Regardless he again uses the negative extreme to illustrate how bad global warming could be even though he admits we don”t really know. Hell, we can”t accurately forecast the weather in 10 days in Dallas, how can we be so sure global warming in 50 years is going to mean “huge costs of adjustment that would include the disappearance of habitats”? The real answer is that if we don”t know the answer to the first question, we certainly can”t possibly predict the answer to the second. (As an aside, bringing up the poor in this whole deal is disingenuous. The poor suffer most in almost every situation and claiming that doing something about global warming will implicitly help the poor is silly. We could fix Social Security and that would help the poor far more than making policy decisions based on global warming. But that”s just me talking out loud again.)
So in the end, we don”t have answers to either question and Wolf says as much. But still we plug on, dutiful and resilient to the end. Wolf then says:
Now we come to the hard questions Ã¢â‚¬â€œ what will, can and should be done? The answer to the first is already quite clear: next to nothing.
Actually, the second and third questions there are tangentially related while the first is quite different and is in fact dependant on the answers to the last two. That”s because the first question is based on what actually will happen, something that is in fact measurable in scientific terms. His assumed answer to the first actually is no answer at all, at least not to that question. His answer actually is for the question “What ARE we doing?” (Welcome to Double Jeopardy where the points double and the scores can REALLY change!) which isn”t particularly helpful if you ask me.
His answer to the “what will we do” question should in fact be tied closely to the answers to the “what can and what should we do?” and yet he answers them completely out of turn. This is rather odd. I find the answers to these latter questions related to the very first two in this whole mess way back in the beginning in some senses and completely devoid of meaning in others.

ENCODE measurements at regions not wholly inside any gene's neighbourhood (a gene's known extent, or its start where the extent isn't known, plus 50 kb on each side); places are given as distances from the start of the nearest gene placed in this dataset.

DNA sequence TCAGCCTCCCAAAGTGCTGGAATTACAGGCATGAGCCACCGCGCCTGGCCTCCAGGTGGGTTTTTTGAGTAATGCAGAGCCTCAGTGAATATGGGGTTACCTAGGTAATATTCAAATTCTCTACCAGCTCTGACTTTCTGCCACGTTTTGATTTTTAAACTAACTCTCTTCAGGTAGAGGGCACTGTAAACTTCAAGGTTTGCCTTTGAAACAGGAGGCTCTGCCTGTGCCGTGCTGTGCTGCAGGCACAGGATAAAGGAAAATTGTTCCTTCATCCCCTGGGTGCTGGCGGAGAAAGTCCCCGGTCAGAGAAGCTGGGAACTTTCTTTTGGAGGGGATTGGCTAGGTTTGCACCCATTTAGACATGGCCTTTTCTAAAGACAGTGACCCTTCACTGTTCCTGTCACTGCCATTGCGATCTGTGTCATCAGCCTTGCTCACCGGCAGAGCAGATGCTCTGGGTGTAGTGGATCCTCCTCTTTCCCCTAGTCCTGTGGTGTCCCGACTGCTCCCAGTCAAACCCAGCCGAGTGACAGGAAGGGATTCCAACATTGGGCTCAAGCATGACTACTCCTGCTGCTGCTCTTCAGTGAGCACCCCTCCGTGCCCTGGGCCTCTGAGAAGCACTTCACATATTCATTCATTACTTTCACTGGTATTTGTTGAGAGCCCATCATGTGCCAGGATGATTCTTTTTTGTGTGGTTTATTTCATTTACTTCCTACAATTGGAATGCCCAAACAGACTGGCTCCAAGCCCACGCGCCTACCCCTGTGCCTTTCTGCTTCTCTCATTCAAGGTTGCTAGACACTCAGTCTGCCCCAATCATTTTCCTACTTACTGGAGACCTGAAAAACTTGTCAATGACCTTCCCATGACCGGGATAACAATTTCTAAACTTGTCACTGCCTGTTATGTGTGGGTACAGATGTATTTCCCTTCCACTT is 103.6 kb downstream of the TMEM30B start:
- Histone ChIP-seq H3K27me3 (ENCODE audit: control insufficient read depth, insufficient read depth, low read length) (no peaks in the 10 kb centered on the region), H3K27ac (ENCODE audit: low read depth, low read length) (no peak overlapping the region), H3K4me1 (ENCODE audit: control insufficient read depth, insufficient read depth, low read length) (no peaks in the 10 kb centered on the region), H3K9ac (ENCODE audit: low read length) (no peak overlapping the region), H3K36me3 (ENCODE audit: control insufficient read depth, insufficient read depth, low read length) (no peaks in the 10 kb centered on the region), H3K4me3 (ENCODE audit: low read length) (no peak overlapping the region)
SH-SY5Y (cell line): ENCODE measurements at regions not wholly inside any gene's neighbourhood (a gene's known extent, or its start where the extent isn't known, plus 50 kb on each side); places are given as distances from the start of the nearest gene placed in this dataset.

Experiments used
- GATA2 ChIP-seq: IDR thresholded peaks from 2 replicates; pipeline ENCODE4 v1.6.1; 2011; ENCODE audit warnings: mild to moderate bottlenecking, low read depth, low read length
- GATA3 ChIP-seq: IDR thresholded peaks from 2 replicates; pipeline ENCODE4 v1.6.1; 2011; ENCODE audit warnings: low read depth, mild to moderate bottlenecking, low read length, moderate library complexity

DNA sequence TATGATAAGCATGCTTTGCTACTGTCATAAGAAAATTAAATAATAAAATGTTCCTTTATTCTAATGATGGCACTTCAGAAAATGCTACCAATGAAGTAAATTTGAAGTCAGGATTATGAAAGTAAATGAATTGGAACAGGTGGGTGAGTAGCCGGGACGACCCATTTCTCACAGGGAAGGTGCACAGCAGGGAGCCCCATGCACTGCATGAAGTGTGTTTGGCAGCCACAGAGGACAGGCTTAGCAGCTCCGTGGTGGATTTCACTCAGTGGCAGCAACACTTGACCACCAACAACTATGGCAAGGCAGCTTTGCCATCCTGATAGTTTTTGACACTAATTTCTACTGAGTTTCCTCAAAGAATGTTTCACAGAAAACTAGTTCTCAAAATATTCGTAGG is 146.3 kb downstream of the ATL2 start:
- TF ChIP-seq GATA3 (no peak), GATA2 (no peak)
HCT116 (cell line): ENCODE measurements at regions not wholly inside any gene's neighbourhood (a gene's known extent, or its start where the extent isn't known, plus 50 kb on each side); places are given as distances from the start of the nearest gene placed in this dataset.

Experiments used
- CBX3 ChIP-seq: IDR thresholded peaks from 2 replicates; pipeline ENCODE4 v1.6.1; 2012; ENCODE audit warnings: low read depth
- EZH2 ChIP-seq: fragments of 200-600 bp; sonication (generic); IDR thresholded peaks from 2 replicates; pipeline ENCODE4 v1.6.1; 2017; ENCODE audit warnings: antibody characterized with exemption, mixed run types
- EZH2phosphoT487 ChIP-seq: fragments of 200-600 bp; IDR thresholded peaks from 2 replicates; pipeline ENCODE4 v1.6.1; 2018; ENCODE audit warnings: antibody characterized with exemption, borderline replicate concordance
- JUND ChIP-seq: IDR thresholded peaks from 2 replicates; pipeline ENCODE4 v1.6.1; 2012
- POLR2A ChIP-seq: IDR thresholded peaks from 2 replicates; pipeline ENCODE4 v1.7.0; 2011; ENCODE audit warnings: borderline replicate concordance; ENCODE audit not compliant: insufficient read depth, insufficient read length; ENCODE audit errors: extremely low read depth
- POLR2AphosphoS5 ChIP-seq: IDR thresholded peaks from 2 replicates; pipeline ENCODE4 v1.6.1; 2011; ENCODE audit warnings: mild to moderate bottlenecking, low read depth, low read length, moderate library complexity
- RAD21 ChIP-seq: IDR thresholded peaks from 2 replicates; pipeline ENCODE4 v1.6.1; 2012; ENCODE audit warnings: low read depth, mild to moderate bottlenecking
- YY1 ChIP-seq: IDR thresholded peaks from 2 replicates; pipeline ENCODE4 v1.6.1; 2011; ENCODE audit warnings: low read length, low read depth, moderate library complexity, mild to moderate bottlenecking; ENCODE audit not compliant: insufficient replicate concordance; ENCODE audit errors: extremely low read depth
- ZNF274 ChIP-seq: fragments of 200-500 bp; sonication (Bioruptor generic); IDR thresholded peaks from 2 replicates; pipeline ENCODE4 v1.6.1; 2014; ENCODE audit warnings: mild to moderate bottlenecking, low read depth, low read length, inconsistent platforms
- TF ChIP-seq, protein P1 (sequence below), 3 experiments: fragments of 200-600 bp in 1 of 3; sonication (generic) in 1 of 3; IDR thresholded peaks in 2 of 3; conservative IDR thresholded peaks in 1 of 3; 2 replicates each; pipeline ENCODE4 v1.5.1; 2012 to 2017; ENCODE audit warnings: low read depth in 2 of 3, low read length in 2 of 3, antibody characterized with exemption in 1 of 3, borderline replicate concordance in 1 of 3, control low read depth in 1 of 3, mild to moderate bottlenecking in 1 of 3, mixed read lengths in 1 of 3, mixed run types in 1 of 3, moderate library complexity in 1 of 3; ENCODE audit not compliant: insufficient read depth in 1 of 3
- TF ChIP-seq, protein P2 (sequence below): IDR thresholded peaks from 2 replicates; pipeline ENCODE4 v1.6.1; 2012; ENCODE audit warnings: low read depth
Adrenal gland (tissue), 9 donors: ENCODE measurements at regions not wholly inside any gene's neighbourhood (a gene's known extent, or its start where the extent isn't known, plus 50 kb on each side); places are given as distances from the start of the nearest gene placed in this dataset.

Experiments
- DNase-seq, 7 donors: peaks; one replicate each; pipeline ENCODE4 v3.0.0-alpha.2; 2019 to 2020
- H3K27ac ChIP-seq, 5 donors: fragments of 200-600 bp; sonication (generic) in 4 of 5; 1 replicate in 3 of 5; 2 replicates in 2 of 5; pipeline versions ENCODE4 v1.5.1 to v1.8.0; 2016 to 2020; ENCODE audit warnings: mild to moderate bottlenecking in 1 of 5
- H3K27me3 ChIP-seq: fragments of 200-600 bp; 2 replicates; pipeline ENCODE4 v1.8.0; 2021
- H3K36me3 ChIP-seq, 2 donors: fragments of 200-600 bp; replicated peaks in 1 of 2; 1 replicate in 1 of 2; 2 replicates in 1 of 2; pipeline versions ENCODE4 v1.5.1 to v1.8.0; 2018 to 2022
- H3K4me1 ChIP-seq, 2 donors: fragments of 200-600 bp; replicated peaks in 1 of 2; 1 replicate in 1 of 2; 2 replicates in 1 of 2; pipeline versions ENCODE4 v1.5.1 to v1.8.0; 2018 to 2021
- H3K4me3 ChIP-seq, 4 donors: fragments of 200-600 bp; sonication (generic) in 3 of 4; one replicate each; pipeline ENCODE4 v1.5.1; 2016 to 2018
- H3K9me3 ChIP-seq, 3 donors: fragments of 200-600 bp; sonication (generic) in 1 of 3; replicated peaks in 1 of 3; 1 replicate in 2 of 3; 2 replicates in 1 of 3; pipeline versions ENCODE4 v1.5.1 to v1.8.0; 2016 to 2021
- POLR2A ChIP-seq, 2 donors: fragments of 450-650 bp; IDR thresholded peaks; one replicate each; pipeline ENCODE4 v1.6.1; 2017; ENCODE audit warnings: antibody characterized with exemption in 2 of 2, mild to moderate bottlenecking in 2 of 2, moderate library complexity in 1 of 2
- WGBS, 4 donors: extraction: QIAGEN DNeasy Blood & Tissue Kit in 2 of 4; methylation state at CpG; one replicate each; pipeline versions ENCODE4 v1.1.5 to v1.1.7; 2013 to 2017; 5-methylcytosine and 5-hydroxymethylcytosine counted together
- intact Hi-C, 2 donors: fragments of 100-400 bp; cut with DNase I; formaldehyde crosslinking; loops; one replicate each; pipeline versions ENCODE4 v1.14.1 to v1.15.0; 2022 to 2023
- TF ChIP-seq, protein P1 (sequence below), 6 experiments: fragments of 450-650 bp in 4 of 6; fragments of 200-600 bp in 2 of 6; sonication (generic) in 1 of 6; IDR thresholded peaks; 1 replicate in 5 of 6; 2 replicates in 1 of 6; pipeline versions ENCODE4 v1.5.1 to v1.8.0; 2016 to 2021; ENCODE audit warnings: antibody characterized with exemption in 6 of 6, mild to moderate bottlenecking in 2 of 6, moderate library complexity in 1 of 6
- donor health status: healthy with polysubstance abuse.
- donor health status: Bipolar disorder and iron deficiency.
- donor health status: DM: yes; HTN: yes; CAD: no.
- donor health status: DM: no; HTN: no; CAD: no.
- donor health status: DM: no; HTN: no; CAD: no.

If we can”t say that we are very certain that the global warming we are measuring is way outside the bounds of normal temperature fluctuations and if we can”t say that a warmer little globe would definitely be a bad thing, then how can we possibly, honestly with any certainty at all say we should definitely do something about global warming?
This is the problem I have with most doomsayers and glib comments on global warming. The truth of the matter is we don”t know and we won”t for quite some time. In the meantime, because I”m all about not leaving you, my dear 2 readers, completely hanging, here”s what I think we SHOULD be doing: extending tax incentives to all buyers of hybrid vehicles, not just the first 60K per manufacturer (don”t even get me started on Congress screwing that up, online gambling is enough of a rant for one night); incentivizing the market to come up with more efficient forms of transportation; implementing a sizable (say $10,000) chartered plane tax (your average charter burns enough gas on a one way trip from LA to Washington to power a Hummer H2 for a year); tax bottled water (people forget that it takes oil to produce plastic not to mention all the gas used by trucks delivering water, a resource that comes out of ever tap on most days – I always giggle when I see someone spouting off about global warming with a bottle of water nearby. Ok it happened once, but still, I giggled); and kill subsidies on ethanol and switch them all en masse to switchgrass. These things reduce emissions which most all of us can agree is A GOOD THING because at the very least, it will increase air quality unrelated to its effects on global warming.
Those are just the ones I thought up in 2 minutes. I”m guessing Wolf may have other, more regulatory ideas but I think almost any attempt to head global warming off at the pass before we even know it”s a problem are silly.
That”s my 30 minute global warming sermon. Discuss.